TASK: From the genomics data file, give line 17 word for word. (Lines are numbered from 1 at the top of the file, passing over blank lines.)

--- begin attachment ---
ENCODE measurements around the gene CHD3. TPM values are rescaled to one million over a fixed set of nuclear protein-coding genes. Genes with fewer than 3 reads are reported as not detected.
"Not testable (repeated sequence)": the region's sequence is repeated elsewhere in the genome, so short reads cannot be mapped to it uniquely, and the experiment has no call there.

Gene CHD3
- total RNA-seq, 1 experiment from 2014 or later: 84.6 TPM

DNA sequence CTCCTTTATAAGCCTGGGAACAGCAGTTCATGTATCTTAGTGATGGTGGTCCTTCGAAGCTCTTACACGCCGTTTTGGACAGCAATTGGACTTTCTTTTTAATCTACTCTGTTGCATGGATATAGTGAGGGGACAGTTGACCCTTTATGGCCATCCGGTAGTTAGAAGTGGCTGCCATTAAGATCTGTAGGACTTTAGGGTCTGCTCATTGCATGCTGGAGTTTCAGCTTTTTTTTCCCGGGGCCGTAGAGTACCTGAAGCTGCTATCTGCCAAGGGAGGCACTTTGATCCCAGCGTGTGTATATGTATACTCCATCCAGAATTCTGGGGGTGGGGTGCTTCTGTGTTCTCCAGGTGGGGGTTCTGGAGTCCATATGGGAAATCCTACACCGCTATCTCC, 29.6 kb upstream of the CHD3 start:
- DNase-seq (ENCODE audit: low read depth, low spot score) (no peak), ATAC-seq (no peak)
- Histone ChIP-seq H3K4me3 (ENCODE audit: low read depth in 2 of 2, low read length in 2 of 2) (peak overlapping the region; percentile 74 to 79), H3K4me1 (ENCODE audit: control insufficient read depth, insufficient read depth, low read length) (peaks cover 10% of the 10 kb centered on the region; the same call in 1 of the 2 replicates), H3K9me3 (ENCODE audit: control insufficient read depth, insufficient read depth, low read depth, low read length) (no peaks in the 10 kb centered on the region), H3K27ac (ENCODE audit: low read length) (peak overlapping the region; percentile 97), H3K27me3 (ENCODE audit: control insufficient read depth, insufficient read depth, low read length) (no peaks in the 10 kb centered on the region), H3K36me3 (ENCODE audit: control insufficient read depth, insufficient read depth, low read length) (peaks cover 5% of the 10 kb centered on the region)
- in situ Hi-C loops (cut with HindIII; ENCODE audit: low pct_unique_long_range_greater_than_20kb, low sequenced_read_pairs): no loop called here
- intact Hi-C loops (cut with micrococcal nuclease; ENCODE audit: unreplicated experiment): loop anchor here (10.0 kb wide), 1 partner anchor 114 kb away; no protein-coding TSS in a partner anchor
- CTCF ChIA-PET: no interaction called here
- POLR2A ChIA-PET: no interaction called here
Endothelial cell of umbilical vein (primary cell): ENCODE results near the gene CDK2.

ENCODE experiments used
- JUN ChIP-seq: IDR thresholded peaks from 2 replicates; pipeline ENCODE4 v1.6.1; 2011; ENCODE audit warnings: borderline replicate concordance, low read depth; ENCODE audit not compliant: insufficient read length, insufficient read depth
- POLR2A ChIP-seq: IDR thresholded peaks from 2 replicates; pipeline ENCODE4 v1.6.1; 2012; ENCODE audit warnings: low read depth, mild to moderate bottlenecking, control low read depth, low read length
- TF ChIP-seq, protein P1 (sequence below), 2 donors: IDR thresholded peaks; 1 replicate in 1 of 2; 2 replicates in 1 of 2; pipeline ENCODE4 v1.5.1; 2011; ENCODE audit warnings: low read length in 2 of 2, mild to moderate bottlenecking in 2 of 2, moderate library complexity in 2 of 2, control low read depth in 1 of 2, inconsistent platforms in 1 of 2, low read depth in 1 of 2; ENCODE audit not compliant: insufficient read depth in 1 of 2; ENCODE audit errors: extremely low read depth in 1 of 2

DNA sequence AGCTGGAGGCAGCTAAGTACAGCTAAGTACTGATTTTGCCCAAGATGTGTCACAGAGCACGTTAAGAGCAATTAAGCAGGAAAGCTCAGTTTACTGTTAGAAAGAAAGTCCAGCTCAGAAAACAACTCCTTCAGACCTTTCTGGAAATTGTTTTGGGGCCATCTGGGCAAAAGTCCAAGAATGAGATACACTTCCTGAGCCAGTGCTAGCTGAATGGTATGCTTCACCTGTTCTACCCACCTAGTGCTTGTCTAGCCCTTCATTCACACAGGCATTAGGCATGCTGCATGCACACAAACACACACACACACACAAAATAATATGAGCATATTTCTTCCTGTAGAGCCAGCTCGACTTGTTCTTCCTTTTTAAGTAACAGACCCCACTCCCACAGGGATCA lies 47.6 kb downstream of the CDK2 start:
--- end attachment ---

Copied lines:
DNA sequence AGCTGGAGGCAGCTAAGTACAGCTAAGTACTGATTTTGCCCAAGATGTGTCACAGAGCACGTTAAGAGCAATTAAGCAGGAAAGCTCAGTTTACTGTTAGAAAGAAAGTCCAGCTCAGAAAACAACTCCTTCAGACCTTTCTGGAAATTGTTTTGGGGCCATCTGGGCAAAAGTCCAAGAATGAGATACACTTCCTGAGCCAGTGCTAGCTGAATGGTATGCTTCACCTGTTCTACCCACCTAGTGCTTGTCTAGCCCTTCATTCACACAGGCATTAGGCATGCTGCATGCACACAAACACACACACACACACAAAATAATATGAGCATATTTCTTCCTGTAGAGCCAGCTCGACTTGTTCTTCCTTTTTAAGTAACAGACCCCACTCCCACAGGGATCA lies 47.6 kb downstream of the CDK2 start: